National Waterfowl Production Areas to Reopen in 10 States

Pressure from prairie pothole states spearheaded by North Dakota Gov. Jack Dalrymple has forced the United States Fish & Wildlife Service to reopen 26,000 waterfowl production areas, encompassing nearly 3 million acres across 10 states, to public access in time for pheasant hunting seasons.

“It has been determined that allowing public access to Waterfowl Production Areas will not incur further government expenditure or obligation and is allowable under a government shutdown," the FWS stated in an Oct. 11 press release.

While WPAs are reopened "effective immediately," the FWS emphasized that the nation's 561 "national wildlife refuges would remain closed." The distinction is expected to engender confusion because nearly all WPAs are located within the 367 national wildlife refuges that permit hunting.{C}

With WPAs on NWRs open to hunting, but the NWRs closed to public access, House Natural Resources Committee Chairman Doc Hastings (R-Wash.) said the confusion underscores the absurdity of denying the public access to the public’s land. In Oct. 11 letters to FWS Director Dan Ashe and U.S. Forest Service Chief Tom Tidwell, Hastings demanded they cease "arbitrarily and inconsistently barricading open spaces" they have no authority to “close.”

"Activities such as hunting and fishing, which are managed by the states, ranching and other recreational uses are being blocked from these sites, many of which are usually unfenced and intermittently staffed or patrolled by Interior or Forest Service personnel," Hastings states in his letters. "The closure of these wildlife refuges and National Forest lands further illustrates the inconsistent and arbitrary actions of the Department of the Interior and the Forest Service during the government shutdown."

In a more conciliatory note, Pheasants Forever applauded the FWS for "listening to the voices of sportsmen and women" in reopening WPAs.

"This decision comes on the eve of opening day of pheasant hunting seasons in Minnesota, Montana, North Dakota, and South Dakota in which WPAs are important public hunting areas," said Dave Nomsen, Pheasants Forever and Quail Forever Vice President of Government Affairs.

WPAs, lands set aside for waterfowl production, are primarily purchased by federal Duck Stamp revenues purchased by waterfowl hunters.

According to Pheasants Forever, there are more than 26,000 WPAs nationwide (although the National Wildlife Refuge Association says there are 36,000) and they average 223 acres in size. Nearly 95 percent of WPAs are in the prairie pothole areas of North Dakota, South Dakota, Minnesota and Montana.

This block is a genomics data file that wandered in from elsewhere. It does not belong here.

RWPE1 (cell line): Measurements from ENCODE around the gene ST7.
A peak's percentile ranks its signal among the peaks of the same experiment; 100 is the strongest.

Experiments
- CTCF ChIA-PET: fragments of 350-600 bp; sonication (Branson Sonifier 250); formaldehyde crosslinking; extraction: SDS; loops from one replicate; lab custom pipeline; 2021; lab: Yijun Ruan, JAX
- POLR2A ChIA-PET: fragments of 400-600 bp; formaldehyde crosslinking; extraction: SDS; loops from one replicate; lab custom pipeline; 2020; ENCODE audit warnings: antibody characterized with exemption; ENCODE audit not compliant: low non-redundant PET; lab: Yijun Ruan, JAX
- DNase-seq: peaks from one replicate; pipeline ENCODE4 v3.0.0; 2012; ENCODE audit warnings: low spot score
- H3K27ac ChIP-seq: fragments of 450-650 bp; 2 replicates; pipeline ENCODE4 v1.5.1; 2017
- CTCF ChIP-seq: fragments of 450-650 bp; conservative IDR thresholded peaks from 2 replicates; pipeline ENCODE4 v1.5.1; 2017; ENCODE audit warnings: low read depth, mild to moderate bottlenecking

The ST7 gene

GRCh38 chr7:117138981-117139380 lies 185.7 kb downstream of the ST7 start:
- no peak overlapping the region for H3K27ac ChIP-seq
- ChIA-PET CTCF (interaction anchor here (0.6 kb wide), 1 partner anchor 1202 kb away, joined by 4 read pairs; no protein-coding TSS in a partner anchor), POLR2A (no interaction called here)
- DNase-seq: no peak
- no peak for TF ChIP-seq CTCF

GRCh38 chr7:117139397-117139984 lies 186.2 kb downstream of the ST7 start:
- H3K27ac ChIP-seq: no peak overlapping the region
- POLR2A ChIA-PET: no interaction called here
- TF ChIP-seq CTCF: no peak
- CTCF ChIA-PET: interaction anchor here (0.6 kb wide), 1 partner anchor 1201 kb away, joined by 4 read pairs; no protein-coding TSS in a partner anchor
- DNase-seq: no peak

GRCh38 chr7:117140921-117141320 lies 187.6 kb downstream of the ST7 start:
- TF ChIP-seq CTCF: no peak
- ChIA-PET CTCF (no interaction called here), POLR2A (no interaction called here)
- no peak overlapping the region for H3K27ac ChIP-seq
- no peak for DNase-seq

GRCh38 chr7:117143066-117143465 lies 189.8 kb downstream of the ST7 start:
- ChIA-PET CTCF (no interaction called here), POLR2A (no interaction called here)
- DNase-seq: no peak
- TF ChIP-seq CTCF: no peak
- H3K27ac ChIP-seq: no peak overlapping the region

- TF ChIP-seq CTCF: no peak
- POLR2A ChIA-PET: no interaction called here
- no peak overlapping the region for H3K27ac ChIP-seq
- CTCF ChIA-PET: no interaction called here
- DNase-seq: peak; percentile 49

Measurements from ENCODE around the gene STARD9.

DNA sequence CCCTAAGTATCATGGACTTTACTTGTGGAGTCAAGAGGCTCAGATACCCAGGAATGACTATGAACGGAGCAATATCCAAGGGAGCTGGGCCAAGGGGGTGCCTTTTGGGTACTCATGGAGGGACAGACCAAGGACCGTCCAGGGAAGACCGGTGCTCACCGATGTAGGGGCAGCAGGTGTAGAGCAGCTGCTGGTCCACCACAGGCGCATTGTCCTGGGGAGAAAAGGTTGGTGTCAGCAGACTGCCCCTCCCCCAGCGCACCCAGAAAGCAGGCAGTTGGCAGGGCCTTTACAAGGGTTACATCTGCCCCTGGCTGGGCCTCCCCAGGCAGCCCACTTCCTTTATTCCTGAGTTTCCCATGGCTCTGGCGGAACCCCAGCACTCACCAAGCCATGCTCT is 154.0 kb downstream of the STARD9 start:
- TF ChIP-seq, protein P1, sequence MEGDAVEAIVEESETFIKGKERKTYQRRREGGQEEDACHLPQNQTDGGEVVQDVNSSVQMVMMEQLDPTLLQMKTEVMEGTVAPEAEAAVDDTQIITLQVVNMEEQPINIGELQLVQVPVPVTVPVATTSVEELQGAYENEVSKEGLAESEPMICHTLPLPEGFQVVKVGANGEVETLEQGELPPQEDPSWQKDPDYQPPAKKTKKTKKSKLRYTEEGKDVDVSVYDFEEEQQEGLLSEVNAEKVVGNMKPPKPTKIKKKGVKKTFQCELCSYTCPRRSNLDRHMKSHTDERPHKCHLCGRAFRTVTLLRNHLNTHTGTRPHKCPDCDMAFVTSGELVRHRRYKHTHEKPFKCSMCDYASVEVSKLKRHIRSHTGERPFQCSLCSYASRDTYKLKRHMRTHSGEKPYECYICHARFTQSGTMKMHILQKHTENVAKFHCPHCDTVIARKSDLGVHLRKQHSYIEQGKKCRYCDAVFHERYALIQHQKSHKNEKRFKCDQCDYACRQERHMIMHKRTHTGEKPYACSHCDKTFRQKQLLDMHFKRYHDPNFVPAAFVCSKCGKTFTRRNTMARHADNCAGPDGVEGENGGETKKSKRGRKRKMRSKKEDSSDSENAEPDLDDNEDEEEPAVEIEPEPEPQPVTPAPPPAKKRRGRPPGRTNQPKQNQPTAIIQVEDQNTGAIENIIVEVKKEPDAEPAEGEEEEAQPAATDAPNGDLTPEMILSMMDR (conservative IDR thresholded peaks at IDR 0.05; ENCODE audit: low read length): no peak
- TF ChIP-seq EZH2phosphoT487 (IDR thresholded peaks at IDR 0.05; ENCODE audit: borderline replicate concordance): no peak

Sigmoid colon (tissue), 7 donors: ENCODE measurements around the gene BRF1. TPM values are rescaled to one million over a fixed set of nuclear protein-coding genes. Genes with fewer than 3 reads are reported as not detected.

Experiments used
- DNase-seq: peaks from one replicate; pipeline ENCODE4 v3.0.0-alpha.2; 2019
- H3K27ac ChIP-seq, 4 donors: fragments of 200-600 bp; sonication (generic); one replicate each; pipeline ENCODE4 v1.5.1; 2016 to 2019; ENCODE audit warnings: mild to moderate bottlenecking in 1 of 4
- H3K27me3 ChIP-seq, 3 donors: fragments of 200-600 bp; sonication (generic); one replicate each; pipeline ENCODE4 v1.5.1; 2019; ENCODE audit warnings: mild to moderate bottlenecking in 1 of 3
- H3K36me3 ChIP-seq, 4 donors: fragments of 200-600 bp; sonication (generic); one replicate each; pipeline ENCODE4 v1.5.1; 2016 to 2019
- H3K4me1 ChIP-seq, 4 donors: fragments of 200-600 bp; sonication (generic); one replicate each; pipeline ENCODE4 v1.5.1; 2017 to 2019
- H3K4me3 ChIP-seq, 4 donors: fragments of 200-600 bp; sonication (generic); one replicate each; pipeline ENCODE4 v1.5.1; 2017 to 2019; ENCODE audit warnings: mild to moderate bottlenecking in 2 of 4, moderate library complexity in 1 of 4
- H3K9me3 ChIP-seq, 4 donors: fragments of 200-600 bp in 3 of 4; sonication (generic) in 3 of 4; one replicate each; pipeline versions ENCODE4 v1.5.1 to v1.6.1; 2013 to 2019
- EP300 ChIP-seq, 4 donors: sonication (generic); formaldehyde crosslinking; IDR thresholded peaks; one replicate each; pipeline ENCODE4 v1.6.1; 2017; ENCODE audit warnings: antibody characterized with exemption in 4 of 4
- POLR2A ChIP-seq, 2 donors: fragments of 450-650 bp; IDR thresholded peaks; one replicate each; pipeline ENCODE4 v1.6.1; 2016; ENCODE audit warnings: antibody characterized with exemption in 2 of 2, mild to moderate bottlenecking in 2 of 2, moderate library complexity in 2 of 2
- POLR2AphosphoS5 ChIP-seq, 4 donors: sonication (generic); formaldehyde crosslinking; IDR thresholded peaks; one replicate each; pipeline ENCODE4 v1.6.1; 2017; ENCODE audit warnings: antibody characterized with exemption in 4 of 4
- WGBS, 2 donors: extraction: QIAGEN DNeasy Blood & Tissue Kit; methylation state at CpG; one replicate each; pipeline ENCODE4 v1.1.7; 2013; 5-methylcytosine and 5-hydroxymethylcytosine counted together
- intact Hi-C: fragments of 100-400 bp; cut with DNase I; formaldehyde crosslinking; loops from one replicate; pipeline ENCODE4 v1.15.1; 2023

As Ashe was announcing the reopening of WPAs on Oct. 11, North Dakota was within minutes of filing a complaint in federal court demanding the agency reopen more than 288,000 acres on 1,100 WPAs.

In the complaint, Gov. Jack Dalrymple and State Attorney General Wayne Stenehjem said the WPA closures are unwarranted because the FWS does not maintain full-time staff on WPA lands and, therefore, it would cost nothing to keep them open.

The WPA closures were "clearly contrary to law, which assures these areas are to be open to hunters and anglers," Stenehjem told the Associated Press. "I am delighted that Fish and Wildlife Service has agreed to end the confusion, and to allow our sportsmen to enjoy a successful hunting season."

The announcement came in time to open more than 200,000 acres of WPA lands to an estimated 80,000 hunters expected to hit the fields in Minnesota on the Oct. 12 pheasant season opener.

The decision reopens more than 150,000 acres of WPA lands in South Dakota.” These public lands are a valuable asset to our citizens, and are of particular importance during our fall hunting seasons," South Dakota Gov. Dennis Daugaard said.

In addition to North Dakota, South Dakota, Minnesota and Montana, WPAs are also reopened in Iowa, Wisconsin, Michigan, Nebraska, Idaho, and Maine.